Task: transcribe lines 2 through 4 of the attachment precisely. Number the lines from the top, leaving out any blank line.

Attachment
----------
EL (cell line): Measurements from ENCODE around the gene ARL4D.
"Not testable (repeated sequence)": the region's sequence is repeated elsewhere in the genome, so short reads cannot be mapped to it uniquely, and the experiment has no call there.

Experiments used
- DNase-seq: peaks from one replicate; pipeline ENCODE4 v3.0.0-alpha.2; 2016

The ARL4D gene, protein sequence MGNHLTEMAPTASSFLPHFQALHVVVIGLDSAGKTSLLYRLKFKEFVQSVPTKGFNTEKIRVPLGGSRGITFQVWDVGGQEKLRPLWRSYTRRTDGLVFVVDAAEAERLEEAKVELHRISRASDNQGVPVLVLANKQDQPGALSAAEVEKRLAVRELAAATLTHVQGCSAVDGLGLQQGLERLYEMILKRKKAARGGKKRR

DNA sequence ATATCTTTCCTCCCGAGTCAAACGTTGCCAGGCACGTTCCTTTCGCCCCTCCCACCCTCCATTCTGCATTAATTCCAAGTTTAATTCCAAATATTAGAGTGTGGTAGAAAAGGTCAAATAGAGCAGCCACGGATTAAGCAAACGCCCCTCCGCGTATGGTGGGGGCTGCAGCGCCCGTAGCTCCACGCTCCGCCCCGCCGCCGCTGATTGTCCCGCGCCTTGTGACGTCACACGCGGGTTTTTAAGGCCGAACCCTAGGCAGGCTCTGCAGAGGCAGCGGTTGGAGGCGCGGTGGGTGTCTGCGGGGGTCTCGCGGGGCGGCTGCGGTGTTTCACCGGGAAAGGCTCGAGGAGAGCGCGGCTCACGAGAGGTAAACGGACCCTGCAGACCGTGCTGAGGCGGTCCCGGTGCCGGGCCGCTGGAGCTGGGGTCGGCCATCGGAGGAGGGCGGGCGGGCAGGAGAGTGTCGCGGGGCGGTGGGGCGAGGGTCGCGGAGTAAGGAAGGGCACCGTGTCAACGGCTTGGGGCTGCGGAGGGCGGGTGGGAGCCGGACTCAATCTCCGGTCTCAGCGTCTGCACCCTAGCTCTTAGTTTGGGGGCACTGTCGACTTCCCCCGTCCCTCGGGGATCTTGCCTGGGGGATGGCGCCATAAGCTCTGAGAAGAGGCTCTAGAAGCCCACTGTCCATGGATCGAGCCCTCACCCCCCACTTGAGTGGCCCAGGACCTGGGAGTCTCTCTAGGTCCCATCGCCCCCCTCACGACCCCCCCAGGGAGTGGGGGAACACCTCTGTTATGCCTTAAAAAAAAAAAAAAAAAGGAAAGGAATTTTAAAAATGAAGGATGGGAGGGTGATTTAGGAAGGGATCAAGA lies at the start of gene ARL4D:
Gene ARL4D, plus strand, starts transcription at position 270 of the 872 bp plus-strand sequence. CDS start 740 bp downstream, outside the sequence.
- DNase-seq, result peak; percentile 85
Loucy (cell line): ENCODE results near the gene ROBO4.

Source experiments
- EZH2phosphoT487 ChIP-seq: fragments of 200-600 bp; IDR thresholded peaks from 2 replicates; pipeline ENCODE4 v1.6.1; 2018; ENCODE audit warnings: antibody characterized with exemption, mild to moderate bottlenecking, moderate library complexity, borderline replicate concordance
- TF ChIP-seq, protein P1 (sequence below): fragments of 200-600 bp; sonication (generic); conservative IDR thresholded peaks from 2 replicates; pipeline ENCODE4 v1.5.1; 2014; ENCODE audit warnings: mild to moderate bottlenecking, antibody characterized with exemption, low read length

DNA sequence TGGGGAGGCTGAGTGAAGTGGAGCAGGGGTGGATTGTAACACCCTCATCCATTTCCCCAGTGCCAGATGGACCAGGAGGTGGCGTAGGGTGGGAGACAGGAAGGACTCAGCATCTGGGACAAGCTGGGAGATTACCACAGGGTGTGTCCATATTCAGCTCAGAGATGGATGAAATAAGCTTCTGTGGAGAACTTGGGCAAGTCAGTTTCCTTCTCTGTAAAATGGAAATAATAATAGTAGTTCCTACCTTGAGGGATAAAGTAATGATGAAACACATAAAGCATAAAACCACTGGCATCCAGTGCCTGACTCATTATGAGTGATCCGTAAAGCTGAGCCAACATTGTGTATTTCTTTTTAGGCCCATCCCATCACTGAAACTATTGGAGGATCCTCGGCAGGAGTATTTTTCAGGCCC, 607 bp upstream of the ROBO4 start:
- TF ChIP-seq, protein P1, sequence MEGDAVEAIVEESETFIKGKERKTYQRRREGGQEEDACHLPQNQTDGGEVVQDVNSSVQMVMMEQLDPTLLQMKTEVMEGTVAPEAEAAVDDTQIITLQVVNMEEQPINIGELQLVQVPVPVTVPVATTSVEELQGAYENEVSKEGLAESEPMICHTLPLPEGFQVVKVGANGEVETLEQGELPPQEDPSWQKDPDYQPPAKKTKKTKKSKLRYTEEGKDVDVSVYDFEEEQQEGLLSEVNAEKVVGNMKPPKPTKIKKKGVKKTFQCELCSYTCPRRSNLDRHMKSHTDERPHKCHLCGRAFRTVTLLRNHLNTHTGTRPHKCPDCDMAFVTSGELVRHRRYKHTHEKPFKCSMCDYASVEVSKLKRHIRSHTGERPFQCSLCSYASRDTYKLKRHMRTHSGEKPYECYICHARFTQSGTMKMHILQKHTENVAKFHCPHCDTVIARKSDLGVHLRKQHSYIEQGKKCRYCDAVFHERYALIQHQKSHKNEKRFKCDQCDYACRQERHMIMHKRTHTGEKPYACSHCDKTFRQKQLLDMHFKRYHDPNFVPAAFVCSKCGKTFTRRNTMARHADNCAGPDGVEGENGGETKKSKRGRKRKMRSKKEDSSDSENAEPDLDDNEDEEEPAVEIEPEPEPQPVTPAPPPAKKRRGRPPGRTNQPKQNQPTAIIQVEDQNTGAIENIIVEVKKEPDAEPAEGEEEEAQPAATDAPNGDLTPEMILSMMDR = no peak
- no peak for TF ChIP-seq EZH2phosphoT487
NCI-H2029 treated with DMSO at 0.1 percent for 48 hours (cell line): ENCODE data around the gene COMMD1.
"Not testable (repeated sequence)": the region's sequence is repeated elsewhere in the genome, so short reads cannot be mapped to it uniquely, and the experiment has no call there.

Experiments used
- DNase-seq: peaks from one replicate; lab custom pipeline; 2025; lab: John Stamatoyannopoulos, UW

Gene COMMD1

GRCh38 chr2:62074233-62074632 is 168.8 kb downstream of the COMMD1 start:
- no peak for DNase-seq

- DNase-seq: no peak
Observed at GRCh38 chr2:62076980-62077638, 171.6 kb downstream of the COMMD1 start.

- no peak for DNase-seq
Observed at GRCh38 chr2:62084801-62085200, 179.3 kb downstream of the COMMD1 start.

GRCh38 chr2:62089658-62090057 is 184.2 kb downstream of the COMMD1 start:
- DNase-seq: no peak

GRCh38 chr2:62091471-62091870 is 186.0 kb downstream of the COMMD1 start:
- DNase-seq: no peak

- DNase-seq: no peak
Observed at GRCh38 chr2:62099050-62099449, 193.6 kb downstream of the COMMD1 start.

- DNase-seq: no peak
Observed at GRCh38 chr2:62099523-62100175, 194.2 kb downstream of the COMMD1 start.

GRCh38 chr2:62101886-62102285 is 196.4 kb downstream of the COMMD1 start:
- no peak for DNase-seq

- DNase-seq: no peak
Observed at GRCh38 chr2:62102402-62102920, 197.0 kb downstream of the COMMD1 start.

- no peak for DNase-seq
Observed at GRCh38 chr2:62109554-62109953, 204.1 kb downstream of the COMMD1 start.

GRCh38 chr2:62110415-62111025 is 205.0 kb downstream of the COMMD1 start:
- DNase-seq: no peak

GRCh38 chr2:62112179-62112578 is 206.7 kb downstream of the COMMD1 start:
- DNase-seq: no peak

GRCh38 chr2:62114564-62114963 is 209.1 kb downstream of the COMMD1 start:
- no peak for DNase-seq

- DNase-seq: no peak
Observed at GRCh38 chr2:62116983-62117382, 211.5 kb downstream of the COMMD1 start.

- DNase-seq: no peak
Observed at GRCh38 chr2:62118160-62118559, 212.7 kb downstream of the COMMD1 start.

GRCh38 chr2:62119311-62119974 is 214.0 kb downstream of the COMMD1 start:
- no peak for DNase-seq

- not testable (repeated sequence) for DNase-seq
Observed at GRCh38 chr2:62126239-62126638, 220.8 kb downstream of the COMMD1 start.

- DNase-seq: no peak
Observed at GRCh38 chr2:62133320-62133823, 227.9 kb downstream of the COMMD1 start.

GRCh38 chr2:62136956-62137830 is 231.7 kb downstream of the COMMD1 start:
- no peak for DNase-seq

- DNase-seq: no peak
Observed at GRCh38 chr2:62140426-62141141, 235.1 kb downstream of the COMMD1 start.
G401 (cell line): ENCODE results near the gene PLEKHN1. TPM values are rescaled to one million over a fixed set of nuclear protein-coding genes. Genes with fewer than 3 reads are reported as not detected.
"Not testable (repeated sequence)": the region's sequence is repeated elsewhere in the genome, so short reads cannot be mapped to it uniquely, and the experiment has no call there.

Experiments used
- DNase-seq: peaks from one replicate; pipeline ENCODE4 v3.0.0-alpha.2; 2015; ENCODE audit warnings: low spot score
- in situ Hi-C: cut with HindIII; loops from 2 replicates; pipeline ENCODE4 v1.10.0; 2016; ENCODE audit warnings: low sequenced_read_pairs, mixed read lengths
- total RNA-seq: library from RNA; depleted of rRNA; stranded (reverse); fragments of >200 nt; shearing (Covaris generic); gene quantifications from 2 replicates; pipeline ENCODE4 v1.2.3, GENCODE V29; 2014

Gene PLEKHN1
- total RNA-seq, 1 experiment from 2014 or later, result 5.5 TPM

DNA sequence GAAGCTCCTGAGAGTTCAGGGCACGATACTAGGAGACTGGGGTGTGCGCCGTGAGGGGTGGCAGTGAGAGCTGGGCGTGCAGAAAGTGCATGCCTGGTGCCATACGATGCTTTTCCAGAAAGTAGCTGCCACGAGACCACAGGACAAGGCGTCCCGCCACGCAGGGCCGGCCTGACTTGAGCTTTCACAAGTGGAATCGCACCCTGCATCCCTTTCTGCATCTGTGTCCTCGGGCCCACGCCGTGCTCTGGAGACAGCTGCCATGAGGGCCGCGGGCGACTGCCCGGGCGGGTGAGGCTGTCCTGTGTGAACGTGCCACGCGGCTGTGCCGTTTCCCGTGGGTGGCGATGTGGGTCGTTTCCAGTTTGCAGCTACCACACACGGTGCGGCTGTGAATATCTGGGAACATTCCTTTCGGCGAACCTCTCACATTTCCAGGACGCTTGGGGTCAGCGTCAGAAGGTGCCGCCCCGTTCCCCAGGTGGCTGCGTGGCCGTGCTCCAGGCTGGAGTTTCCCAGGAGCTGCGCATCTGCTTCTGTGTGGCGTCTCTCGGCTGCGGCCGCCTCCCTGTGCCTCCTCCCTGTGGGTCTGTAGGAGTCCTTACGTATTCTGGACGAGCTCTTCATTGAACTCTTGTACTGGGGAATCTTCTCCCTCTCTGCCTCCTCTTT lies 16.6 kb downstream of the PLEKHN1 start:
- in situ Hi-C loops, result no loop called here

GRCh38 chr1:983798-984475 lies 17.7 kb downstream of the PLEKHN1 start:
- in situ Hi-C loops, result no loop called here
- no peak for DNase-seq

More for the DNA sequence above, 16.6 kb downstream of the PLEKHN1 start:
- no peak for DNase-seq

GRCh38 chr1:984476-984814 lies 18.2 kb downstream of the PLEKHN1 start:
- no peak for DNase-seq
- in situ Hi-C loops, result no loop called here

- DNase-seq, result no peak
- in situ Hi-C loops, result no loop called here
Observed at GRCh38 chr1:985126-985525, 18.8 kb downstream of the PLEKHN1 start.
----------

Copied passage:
"Not testable (repeated sequence)": the region's sequence is repeated elsewhere in the genome, so short reads cannot be mapped to it uniquely, and the experiment has no call there.

Experiments used
- DNase-seq: peaks from one replicate; pipeline ENCODE4 v3.0.0-alpha.2; 2016